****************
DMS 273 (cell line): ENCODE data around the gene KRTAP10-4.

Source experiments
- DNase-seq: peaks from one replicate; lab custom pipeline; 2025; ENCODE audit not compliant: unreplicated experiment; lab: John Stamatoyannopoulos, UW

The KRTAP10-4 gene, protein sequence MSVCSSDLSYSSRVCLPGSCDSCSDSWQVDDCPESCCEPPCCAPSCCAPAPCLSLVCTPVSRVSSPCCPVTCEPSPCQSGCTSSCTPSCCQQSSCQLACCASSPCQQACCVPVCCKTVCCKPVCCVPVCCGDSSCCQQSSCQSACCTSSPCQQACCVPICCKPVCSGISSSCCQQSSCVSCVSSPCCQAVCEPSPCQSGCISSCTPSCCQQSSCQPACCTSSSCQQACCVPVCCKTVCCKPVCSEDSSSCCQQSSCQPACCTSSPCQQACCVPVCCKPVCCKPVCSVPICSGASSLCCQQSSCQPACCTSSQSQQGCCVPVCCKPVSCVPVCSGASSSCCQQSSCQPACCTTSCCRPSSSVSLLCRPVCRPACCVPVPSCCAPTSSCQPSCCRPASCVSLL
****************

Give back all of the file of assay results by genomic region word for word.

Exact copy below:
DMS 273 (cell line): ENCODE data around the gene KRTAP10-4.

Source experiments
- DNase-seq: peaks from one replicate; lab custom pipeline; 2025; ENCODE audit not compliant: unreplicated experiment; lab: John Stamatoyannopoulos, UW

The KRTAP10-4 gene, protein sequence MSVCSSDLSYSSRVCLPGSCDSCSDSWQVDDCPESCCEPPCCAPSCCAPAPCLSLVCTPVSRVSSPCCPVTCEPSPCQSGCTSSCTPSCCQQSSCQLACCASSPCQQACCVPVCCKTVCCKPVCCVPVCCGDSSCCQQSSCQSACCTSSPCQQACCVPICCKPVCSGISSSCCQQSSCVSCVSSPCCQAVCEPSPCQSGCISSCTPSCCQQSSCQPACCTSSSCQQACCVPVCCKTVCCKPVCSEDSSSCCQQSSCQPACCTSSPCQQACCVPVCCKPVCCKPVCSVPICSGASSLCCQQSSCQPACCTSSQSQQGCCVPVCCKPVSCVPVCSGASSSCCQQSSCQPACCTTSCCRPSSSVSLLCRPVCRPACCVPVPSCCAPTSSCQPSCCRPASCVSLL